If you're anything like me, for a graphics designer you make a great web developer.
My past attempts at design have run the gamut from "geocities" to "unicorn vomit", and I've become increasingly minimalist in an attempt to rectify that
-> less design == less unicorn-puke == win!
But it still leaves my sites looking like crayon-drawn whitesites
It's a long way from there to the current industry requirements of a clean, flexible, responsive design - able to handle mega-huge desktop-monitors and tiny smart-phones alike while looking sleek and professional... and I had resigned myself to basically just not sucking too badly and hoping my sites were useful enough for people to get past the ugly-duckling look.
but now I've found bootstrap. It lets you quickly and easily build a fully-responsive all-devices-ready design with very little graphic-design nous required. From a full grid-based system (to easily build columns that will nicely collapse on smaller screens), to all sorts of components - navbars, breadcrumbs, panels, lists of linked thumbnail images... the list is pretty huge.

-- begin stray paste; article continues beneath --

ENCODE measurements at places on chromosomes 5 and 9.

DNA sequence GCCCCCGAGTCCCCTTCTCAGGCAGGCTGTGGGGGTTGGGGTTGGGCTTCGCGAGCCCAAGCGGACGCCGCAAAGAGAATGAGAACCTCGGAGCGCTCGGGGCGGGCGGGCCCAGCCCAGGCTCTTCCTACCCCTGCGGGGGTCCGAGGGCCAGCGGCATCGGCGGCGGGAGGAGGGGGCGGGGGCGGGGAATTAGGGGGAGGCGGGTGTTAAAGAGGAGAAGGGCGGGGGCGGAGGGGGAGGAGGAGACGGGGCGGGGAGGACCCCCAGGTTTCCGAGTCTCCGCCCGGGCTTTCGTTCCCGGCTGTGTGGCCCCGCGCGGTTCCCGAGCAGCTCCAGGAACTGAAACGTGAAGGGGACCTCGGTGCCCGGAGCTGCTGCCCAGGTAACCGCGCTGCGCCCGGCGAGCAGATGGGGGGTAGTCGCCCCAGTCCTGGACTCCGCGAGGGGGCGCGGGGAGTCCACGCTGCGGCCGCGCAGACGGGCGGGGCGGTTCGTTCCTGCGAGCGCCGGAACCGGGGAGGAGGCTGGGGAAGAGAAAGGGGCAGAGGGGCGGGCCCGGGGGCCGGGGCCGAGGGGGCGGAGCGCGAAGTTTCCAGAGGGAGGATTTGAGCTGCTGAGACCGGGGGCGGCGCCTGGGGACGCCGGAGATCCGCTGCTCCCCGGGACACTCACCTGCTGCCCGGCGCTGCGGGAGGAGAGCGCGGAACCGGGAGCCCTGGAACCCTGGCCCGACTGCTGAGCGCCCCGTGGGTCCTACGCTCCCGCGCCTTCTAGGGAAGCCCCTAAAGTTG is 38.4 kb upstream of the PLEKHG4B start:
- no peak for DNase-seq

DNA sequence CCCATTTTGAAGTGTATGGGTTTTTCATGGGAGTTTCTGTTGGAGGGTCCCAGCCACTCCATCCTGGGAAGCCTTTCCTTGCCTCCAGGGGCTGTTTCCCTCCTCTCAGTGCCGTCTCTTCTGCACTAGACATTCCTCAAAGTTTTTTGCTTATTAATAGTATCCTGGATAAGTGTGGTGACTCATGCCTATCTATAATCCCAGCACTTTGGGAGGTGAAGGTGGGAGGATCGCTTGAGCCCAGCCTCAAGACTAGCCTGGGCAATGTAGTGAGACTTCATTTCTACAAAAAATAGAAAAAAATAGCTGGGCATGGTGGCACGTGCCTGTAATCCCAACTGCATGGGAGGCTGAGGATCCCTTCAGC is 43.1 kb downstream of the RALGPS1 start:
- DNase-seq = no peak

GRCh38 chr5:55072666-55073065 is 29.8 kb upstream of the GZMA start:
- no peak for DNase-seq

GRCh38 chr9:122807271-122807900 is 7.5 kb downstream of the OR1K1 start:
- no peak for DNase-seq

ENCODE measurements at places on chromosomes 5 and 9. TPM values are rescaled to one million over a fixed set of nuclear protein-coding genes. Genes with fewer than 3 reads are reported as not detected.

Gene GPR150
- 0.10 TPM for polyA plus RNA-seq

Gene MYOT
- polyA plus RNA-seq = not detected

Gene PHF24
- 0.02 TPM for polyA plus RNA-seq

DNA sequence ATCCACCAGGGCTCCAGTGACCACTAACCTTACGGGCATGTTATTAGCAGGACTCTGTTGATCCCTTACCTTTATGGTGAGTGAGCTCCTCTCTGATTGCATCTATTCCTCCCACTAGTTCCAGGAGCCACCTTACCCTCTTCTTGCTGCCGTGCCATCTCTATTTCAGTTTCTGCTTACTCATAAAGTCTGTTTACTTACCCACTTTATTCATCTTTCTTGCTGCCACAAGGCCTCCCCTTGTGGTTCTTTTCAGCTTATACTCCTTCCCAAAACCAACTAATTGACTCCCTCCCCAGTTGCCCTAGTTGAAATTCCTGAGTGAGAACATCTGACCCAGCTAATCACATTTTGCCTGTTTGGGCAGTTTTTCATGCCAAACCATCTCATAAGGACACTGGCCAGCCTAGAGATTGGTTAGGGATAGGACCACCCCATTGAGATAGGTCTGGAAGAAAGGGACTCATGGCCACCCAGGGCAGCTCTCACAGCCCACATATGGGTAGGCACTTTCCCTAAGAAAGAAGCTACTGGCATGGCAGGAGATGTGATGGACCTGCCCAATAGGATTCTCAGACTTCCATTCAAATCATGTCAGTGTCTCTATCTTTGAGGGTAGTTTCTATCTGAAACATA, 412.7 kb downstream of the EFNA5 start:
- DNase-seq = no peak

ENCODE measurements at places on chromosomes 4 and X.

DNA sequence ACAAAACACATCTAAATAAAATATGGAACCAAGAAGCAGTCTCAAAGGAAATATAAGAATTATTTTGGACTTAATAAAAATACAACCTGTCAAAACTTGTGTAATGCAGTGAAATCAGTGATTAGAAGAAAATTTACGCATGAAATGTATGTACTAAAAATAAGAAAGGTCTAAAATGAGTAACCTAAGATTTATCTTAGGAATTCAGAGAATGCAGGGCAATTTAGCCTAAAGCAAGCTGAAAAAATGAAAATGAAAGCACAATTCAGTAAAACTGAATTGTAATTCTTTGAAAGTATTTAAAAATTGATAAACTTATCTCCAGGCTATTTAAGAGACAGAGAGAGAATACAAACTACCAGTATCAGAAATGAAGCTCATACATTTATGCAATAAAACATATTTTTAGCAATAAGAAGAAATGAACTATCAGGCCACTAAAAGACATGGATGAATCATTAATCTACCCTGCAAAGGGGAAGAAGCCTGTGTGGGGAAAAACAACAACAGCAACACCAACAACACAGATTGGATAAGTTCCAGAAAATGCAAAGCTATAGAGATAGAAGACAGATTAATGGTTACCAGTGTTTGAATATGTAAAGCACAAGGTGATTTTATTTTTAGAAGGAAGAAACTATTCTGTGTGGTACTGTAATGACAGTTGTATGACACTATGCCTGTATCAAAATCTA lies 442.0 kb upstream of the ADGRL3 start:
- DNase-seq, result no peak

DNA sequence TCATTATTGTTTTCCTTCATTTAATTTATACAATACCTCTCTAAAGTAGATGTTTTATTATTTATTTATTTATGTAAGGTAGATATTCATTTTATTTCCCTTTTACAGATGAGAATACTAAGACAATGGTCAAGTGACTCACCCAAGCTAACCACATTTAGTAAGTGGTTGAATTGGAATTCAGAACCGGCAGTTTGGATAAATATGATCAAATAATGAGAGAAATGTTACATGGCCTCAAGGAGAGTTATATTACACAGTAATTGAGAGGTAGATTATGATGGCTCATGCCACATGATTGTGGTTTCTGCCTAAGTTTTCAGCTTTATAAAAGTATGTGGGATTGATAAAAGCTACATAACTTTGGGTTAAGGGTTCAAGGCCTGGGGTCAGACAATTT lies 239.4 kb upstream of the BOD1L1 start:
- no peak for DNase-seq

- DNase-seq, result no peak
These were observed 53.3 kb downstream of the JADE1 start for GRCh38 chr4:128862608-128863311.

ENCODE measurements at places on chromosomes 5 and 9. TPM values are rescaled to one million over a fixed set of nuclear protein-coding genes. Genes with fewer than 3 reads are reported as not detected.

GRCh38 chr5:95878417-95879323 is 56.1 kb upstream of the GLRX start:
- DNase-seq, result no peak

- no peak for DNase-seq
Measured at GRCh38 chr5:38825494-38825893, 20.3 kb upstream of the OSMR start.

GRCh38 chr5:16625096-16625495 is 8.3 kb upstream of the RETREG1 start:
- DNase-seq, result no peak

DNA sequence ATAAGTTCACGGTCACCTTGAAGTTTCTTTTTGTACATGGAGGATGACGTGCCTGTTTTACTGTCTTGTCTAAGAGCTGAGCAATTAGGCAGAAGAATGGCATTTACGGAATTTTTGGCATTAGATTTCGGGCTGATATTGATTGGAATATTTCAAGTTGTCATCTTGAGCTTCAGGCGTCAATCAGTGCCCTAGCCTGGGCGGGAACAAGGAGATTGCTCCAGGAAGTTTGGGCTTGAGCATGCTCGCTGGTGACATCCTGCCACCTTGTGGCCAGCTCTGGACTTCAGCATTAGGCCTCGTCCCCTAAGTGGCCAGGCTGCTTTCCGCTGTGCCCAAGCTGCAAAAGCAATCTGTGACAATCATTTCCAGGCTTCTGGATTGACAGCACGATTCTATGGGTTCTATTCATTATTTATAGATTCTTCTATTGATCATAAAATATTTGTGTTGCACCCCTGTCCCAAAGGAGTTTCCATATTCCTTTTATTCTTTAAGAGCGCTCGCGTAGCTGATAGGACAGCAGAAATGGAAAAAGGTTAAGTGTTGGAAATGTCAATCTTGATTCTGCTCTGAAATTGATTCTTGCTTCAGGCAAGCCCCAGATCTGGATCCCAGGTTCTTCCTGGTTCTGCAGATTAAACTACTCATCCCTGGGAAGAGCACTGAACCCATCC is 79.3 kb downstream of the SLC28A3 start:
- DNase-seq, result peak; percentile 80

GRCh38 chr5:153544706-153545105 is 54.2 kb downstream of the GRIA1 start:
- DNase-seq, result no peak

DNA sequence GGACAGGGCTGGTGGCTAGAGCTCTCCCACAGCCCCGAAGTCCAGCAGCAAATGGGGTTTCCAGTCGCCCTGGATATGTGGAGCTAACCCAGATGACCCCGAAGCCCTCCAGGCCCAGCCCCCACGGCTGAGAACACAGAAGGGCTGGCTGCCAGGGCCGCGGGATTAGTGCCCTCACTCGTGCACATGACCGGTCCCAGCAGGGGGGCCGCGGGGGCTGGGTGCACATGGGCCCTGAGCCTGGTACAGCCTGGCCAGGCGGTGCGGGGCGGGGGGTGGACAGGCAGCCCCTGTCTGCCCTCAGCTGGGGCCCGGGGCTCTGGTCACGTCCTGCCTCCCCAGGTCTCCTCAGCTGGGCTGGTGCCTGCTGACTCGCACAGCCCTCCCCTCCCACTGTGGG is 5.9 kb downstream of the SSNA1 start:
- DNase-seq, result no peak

Don't be put off by the "oh my god PURPLE" look of their website - this is a tool worth using.
The getting started guide is where to begin.
There's a number of pre-built templates on bootply templates that even if you don't like, you can cannibalise for the various pieces you want.
You can also buy a whole bunch of pre-packaged, professional themes (for about $12 each) from WrapBootstrap to kickstart your website design. Though be aware they are mostly built on Bootstrap 2
If you're building this stuff in rails, there's a whole bunch of bootsrap-related gems - which mean you don't have to download the css/js versions of bootstrap and mix them all into your assets directory.
Ryan Bates' railscast (see below) uses seyhunak / twitter-bootstrap-rails, which seems to have a whole bunch of neat generators for quickly throwing up layouts. I prefer not mixing bootstrap's Less with the existing SASS, and so have gone for the sass-based gem: bootstrap-sass gem.
I suspect you can combine these two powers for good by using the generators of twitter-bootstrap with the sass-based assets of bootstrap-sass... but have yet to try it (let me know if you do).
There's also a great overview of rails and twitter bootstrap with a related RailsApp that goes into far more depth (I haven't had a look at that yet).
Note: Bootstrap version 3 has recently been released, and a lot of the tutorials, railscasts etc are based on version 2. Bootply has a Bootstrap 3 migration guide if you want a reference to what has changed.